Words: Robin Zimmerman | Photos: Michael Lepek
From the new Muddy Waters mural on State Street to inspired appearances by second-generation performers, the Windy City’s vibrant blues legacy was on full display at the 33rd Annual Chicago Blues Festival.
2017 marked the inaugural year at the Millennium Park location. But, as blues fans made their way around the new venue, they found many old, familiar names appearing on the various stages.
With big names like Brooks, Hooker and Morganfield, the Sunday lineup was loaded with true sons and daughters of the blues. For starters, there was Larry “Mud” Morganfield playing to a packed crowd on the Front Porch Stage.
Resplendent in a red-hot outfit, the eldest son of the legendary Muddy Waters was on fire throughout his hour-long set. Morganfield, along with his stellar seven-piece backing band, played everything from songs off his new CD to Muddy Waters’ classics like “40 Days and 40 Nights.”
Mud wasn’t the only Morganfield making the scene at Millennium Park.
Big Bill Morganfield played to a packed Budweiser Crossroads stage on Saturday. Younger brother Joseph joined him in singing “Hoochie Coochie Man” for an encore.
The Mississippi Juke Joint stage belonged to the ladies on Sunday afternoon, starting with Zakiya Hooker. This soulfully sassy singer is the daughter of none other than John Lee Hooker but she has pretty much blazed her own trail in the music world.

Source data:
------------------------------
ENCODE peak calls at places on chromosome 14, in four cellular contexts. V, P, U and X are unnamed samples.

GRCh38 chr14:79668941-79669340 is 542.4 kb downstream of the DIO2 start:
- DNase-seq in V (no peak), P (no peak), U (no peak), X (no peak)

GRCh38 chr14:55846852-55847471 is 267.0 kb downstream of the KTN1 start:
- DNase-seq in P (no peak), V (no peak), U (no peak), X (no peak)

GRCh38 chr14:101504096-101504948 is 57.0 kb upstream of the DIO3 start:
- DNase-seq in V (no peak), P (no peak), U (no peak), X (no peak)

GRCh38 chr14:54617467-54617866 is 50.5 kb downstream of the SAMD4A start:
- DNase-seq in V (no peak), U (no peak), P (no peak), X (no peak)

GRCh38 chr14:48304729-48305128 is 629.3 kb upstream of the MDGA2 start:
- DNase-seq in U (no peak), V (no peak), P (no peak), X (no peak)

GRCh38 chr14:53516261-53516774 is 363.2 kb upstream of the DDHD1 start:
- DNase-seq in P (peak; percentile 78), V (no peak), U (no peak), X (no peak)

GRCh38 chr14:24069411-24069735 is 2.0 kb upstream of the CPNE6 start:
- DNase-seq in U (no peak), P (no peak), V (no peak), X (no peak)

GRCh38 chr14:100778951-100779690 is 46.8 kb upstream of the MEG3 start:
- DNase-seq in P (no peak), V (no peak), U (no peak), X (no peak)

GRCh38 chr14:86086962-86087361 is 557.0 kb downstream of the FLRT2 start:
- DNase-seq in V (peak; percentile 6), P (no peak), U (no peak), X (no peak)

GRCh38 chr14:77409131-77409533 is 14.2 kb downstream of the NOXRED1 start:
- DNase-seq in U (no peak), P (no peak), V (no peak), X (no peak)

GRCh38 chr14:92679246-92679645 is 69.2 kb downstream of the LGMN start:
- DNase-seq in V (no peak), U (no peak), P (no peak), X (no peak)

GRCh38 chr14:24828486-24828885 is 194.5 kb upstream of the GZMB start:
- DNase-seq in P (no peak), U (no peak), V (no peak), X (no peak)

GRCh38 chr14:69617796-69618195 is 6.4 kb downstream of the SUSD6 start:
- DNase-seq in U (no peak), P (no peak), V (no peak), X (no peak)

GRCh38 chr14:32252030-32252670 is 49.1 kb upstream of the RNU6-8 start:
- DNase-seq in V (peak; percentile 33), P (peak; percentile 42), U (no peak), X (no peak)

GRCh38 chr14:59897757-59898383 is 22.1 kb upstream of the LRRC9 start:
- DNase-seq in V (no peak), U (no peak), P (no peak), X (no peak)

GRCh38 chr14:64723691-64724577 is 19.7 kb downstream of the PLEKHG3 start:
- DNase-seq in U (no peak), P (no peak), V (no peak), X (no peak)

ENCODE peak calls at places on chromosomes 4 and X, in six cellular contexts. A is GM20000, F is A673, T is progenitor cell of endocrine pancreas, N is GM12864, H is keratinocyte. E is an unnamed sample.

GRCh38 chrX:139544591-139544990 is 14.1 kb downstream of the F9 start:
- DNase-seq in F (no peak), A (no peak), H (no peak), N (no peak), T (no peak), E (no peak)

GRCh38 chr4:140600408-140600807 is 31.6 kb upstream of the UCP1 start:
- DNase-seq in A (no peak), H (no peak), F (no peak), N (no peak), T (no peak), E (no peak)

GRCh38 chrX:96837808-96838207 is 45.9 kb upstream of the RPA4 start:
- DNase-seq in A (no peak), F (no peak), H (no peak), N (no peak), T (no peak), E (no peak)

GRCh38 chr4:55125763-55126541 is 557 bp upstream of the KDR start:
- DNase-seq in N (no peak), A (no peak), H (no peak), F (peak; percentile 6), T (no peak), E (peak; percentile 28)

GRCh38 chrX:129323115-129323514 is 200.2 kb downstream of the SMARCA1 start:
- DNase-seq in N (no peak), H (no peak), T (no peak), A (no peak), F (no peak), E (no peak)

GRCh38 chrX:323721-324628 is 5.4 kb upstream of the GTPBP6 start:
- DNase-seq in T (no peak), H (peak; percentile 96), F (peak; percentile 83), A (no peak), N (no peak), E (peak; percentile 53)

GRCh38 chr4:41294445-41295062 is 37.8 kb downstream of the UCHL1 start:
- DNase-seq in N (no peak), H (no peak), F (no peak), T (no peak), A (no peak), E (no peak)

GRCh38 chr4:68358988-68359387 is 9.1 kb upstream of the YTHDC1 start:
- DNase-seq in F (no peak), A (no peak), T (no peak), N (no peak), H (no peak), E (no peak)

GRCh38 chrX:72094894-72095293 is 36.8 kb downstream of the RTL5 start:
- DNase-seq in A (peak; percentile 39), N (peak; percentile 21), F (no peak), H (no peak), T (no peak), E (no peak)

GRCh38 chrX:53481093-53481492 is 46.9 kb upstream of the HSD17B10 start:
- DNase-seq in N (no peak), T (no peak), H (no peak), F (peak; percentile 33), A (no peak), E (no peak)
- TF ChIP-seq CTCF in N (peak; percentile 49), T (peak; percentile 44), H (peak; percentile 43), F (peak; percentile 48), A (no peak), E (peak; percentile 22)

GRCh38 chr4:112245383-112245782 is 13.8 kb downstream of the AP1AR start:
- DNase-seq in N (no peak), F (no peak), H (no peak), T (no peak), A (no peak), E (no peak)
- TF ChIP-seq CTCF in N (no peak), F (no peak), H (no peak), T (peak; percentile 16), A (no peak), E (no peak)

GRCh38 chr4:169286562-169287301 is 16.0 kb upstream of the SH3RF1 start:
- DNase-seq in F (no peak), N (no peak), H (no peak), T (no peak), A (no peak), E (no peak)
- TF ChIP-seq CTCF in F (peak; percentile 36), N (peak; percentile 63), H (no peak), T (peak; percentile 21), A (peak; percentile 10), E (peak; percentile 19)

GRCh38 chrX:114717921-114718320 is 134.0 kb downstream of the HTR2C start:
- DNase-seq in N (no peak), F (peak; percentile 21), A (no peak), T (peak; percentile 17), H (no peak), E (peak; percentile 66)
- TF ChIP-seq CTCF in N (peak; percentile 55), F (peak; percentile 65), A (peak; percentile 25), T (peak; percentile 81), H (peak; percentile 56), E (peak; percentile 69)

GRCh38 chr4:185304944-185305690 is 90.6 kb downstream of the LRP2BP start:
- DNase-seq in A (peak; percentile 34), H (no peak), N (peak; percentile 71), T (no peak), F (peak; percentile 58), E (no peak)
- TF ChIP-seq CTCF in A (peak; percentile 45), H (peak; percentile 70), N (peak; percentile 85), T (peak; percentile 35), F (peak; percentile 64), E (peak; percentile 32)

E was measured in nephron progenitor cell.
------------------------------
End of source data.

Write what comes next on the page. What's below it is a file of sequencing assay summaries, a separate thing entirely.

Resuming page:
Former gospel singer Denise LaSalle showed how much she has strayed from her roots with a risqué set of music mixed with more than a few lewd comments!
Later on Sunday, the crowd witnessed a poignant reminder of the power of family ties right on the Pritzker Stage. Here, Ronnie Baker Brooks led off the night with a tribute to his dad, Lonnie, who passed away earlier this year.
Baker Brooks and his band all came on stage clad in “Lonnie Brooks” t-shirts. Just a few steps away was the elder Brooks’ trademark hat and guitar.
After thanking the crowd for their support, Baker Brooks tore into an impassioned set. He brought on his brother Wayne, Jellybean Johnson, and blues harpist Billy Branch for an encore that included “Sweet Home Chicago,” one of Lonnie’s signature numbers.
As a member of the Carolina Chocolate Drops, Rhiannon Giddens, has helped promote the celebratory legacy of early rural African-American string band music from Carolina’s Piedmont region.
Giddens has also released a pair of studio albums as a solo artist. Her most recent release, Freedom Highway”encompasses a wide range of musical styles, which she showcased on the Pritzker Stage. With an impressive vocal range and repertoire, she treated the crowd to everything from Patsy Cline’s “She’s Got You” to the Staple Singers’ “Freedom Highway.”
Austin-based blues/soul guitarist Gary Clark Jr., closed out the festival. As a testament to his rising star power, the 33-year old attracted a widely diverse audience. Fans queued up in the aisles and packed the lawn area to see him in action.
Clark rewarded the masses with a nearly two-hour set that encompassed a wide range of styles—including a nod to the blues legends before him. He played everything from Elmore James’ “Can’t Stop Loving You” to BB King’s “Three O’clock Blues.”
Powered by flickr embed.